I'm working on a a blog (which includes a mobile version), and I am not sure how useful a "search" button / box would be - especially on the mobile version. I can think of how it could be useful, but I can't find any real data on how many people actually use it.

So my question is whether or not it is essential to include search functionality in a blog?

  • Anecdotal data: I do use blog searching. If a blog doesn't support it, I use Google to search the blog (if possible). Commented Apr 13, 2011 at 16:48
  • I use it if I think I can remember where & what a post was about, but not when it may have been posted. That said, Google is pretty good at that too :)
    – fourstar71
    Commented Apr 13, 2011 at 17:31

4 Answers 4


This depends on the size and quality of the blog. If it has many popular posts, then there's a higher chance that people will reach it looking for a specific post that they've seen there before, or that someone told them about. They will need search. Or, if the blog is influential enough for people to be concerned with whether they wrote about a specific topic, search may be used by those people. But I'd say that 90% of blogs have no need for a search function. I know that when people want to find something on my blog, they usually google for the name of the blog + search term. As far as I can remember, the only one who ever used the actual search function there is myself.


Blogs are different to other websites in that the content is (usually) not priorited or catagorised in any order other than descending date of posting. The architecture of the site is such that by default you cannot set pages up into different sections, or prioritise different pages over others. Therefore in order to find a specific blog post you will either have to have a contents page (which is time consuming to produce and maintain) or provide a Search option to trawl the history of posts.

A search field on blog sites would be easier to implement than on, say, an ecommerce site, because all that is being searched for is the textual content within historical blog posts (and not things like order numbers, product codes, staff contact details and you will not be expected to return page results in a weighted order of priority).

As with most things it would depend on the content of the blog and how organised you structure the content. My own personal blog is purely for film reviews, so I have included a search function to allow people to see if I have ever reviewed or mentioned a specific film in the past. I have used the same feature when visiting other similar sites so from personal experience I have found it to be useful.

  • 2
    Most decent platforms support tags and/or categories, so I couldn't disagree more with your first paragraph. Commented Apr 13, 2011 at 17:21
  • My point was more around the lack of structure and hierarchy, but yes you are right, tags do provide some useful categories, provided they are tagged appropriately.
    – JonW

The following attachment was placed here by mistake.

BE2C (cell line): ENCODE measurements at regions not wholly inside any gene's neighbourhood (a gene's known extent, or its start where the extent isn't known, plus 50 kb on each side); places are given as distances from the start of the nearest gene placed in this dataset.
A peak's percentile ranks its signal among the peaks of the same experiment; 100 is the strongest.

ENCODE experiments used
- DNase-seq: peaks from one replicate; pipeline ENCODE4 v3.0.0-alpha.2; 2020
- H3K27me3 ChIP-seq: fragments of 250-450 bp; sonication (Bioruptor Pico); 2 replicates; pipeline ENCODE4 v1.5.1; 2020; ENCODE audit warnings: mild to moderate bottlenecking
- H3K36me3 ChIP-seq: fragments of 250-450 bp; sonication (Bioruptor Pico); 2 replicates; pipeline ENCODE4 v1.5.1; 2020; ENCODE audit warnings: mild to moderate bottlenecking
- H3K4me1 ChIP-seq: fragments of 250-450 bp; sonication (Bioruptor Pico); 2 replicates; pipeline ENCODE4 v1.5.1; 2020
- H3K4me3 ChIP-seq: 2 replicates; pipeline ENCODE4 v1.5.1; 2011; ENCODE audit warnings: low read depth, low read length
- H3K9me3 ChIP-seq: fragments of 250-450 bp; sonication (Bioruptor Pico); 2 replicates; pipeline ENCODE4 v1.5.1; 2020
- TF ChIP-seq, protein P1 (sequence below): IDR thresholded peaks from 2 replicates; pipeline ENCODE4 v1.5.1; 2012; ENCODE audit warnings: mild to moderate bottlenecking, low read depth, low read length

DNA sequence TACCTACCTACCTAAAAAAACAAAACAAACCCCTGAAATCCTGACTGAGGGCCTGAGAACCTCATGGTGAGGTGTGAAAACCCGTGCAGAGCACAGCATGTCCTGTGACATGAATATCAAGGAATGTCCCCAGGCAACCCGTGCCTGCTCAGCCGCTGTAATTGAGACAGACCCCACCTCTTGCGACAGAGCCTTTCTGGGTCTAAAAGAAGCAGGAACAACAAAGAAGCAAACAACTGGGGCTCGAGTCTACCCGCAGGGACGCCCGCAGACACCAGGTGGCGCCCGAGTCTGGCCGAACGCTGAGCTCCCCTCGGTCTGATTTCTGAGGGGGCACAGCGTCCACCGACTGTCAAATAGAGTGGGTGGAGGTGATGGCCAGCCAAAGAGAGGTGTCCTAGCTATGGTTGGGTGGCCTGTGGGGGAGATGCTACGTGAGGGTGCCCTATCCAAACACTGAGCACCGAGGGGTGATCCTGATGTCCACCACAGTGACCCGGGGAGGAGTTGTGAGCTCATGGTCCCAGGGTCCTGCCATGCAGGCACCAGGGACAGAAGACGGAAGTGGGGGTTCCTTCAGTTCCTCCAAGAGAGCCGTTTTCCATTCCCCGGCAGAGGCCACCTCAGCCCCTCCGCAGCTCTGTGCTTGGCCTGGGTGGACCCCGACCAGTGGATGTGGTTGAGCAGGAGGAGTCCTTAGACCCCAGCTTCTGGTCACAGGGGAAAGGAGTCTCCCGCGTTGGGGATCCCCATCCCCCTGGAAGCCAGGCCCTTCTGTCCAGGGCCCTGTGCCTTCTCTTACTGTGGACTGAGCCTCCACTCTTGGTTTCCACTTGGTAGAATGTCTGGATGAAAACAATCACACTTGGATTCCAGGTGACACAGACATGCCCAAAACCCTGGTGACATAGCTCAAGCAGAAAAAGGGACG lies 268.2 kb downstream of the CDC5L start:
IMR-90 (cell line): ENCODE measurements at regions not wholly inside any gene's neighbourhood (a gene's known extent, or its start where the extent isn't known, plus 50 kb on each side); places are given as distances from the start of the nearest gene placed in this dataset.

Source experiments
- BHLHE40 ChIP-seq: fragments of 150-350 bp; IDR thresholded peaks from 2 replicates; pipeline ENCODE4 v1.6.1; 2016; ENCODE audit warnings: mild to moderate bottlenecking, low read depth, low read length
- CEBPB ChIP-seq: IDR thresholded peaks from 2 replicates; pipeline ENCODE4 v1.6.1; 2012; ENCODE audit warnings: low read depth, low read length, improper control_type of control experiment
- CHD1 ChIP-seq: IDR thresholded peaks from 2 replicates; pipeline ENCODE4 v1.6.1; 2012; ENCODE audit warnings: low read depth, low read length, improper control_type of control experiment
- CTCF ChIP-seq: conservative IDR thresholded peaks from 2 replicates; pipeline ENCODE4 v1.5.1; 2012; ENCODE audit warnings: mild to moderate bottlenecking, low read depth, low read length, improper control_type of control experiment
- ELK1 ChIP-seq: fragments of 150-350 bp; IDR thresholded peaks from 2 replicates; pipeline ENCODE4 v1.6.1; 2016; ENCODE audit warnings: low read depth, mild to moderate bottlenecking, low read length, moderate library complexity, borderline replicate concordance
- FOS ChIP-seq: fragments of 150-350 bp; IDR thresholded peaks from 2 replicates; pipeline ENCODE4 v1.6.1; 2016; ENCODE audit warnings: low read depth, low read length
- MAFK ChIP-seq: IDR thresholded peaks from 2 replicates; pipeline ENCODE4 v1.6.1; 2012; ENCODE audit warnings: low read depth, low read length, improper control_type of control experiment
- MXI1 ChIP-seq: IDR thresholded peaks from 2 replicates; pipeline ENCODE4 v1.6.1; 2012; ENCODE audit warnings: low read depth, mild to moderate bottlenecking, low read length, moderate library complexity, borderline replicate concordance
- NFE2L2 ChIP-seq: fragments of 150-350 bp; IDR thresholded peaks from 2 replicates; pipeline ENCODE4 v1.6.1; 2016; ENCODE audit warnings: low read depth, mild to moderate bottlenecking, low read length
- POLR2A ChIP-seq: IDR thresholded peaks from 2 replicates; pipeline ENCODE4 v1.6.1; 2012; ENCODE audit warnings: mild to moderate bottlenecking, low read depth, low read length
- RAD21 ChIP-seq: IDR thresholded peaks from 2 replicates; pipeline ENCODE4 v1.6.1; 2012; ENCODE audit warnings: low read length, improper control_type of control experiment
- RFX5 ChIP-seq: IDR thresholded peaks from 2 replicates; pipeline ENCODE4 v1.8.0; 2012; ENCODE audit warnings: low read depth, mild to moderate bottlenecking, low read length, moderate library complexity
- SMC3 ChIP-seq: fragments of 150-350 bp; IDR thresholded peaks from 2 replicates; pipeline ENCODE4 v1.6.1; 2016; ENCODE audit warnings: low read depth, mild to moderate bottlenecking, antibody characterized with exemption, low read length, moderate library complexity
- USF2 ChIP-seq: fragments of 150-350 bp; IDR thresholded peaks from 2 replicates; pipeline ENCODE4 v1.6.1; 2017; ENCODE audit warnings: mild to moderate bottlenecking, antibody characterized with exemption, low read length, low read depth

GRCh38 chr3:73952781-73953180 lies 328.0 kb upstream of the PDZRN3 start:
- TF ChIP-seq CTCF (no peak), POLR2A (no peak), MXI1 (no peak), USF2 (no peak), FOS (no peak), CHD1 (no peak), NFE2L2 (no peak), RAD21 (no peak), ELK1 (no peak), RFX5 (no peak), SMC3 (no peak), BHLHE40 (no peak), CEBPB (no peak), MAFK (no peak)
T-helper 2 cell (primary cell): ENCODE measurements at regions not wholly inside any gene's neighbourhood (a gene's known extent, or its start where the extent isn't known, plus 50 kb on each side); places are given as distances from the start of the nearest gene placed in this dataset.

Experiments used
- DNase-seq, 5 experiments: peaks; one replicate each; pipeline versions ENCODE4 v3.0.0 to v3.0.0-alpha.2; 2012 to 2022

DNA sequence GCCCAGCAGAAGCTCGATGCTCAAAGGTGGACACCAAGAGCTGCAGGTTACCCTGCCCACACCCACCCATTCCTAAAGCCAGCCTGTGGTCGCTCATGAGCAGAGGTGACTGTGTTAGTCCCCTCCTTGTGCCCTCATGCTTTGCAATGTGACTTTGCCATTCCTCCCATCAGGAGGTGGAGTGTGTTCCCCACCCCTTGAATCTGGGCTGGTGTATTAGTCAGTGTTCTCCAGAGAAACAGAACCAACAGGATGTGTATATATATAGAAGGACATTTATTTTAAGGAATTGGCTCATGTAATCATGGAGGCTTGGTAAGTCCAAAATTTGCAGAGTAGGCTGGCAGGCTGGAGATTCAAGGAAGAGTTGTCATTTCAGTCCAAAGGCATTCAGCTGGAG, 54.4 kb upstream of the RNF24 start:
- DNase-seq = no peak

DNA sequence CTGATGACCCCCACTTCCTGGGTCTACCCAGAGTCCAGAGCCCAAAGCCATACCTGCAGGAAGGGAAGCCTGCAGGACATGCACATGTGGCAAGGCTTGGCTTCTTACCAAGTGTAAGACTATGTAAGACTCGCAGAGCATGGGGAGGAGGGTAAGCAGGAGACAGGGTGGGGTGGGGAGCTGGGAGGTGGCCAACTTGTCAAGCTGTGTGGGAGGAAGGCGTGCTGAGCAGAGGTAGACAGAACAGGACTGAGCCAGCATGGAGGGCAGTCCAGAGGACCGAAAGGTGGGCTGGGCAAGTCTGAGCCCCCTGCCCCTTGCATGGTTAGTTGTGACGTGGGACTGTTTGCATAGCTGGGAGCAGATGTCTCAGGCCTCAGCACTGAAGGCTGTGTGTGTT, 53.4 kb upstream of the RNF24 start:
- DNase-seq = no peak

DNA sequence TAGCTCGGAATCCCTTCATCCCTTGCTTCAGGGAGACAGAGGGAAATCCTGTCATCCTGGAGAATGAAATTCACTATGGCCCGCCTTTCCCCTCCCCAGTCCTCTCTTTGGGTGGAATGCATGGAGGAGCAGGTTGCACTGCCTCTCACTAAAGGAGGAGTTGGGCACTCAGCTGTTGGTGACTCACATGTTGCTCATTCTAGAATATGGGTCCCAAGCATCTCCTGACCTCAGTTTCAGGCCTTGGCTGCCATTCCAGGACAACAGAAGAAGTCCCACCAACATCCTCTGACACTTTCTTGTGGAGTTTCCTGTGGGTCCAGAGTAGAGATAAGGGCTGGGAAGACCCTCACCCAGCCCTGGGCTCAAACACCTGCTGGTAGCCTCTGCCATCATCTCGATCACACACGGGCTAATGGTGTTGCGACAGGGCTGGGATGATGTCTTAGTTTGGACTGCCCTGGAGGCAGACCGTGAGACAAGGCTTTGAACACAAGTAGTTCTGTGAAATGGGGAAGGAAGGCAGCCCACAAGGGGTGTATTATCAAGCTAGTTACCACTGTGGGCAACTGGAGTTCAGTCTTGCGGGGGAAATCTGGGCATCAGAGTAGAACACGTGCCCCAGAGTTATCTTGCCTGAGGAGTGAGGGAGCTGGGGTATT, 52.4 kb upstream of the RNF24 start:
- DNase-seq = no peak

Commented Apr 13, 2011 at 19:17
  • I'd also add another disagreement with your first paragraph. I think you meant to refer to posts throughout, but you've used post and page interchangeably and they are very different on a blog. Pages are meant to be primarily static content with no comments and are most often structured into hierarchies, sometimes complex, depending on how much content there is. Commented Apr 14, 2011 at 6:09
  • @jameswanless yes you are correct, I do mean Posts instead of Pages. (That's what happens when you bash out an answer just before leaving the office I guess!) Yes, you can set up pages and hierarchies but the standard blog is just a stream of posts in descending order. If you set up proper hierarchies and pages then it becomes less of a blog and more of an alternative website, where a search may be less necessary.
    – JonW
    Commented Apr 14, 2011 at 12:48

I mostly agree with Vitaly and Jon: It really depends on the content of your blog and how known it is.

Mobile: I think for mobile solutions it's always important to focus on essential functionality. So it might be smart to include a search box on the normal page but not on the mobile site. Or maybe to not waste any prime real estate just include a text link in the footer navigation ("search this blog").

Additional thought: Many blogs have really bad search solutions (one well known example would be gizmodo.com), So if you don't have the time or budget to do a good search, consider using Google for your on-site search (example: techcrunch.com)

Hope that helps, Phil


May sound funny, but I often do that on my blog (on blogspot): I am writing smaller pieces on how to handle or work with the software I am writing and when users come and ask questions, I often know that I have written about it, but not exactly where. So I use the search function of blogspot to search for them.

In conjunction with mobile, I think search becomes more important because due to the (sometimes) limited bandwidth and limited screen estate, the user can not easily browse dozens of pages but requires more to directly go to the right spot.

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